UN and the rights of women
Sir, – Regarding the interactions of the United Nations human rights bodies with regard to women’s rights, it is necessary to correct some assertions in a letter from Niamh UÃí Bhriain, published on May 10th.
The United Nations is a collection of institutions, four of which are referred to by your correspondent. These are the Human Rights Council, the Commission on the Status of Women, the Human Rights Committee, and the Committee on the Elimination of Discrimination Against Women. The two former are populated by representatives of UN member states, who speak on behalf of their state. The two latter are composed of independent experts, nominated by member states but speaking on behalf of the committee.
As the representative of Saudi Arabia on the Commission on the Status of Women will speak on behalf of their state, which imposes repressive standards on women, questions have been raised as to the appropriateness of this appointment.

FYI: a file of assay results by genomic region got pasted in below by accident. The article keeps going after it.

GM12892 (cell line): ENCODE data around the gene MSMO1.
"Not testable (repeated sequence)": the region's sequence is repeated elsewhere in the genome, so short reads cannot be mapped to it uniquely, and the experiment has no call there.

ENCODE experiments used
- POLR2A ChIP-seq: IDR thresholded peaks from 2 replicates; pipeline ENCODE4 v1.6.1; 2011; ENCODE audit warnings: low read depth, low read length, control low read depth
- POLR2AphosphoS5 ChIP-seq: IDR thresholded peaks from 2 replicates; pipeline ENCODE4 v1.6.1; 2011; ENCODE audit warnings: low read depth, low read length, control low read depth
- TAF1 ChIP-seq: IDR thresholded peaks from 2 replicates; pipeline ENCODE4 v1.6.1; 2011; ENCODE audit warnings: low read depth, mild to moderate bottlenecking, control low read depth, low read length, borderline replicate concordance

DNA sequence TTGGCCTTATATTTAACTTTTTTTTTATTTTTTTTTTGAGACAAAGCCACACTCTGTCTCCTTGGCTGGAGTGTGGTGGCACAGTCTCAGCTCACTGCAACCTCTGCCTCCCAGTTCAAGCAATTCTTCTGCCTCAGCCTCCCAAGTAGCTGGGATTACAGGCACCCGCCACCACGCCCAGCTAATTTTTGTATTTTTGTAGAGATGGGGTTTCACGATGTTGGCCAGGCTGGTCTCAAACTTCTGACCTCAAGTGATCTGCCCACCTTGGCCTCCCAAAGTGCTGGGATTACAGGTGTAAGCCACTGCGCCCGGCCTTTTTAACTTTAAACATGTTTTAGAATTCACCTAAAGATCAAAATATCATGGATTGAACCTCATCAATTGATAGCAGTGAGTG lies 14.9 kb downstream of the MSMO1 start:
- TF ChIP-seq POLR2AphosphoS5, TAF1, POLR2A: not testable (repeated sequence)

The criticisms of Ireland’s restriction on abortion have come from the independent committees which monitor member states’ compliance with the UN Conventions on Human Rights. Ireland is a voluntary signatory of both the International Convention on Civil and Political Rights (monitored by the Human Rights Committee) and the Convention on the Elimination of Discrimination Against Women. Ireland has agreed to comply with the conventions in question and the jurisprudence and recommendations of the relevant committees.
Our failure to accord reproductive autonomy to our residents is therefore in contravention of our commitments, and it is entirely legitimate that we be criticised for that failure. The United Nations is an imperfect system; however, as much as anti-choice campaigners may wish to deny it, in this case the unreliable defender of women’s rights is the Irish State. – Is mise,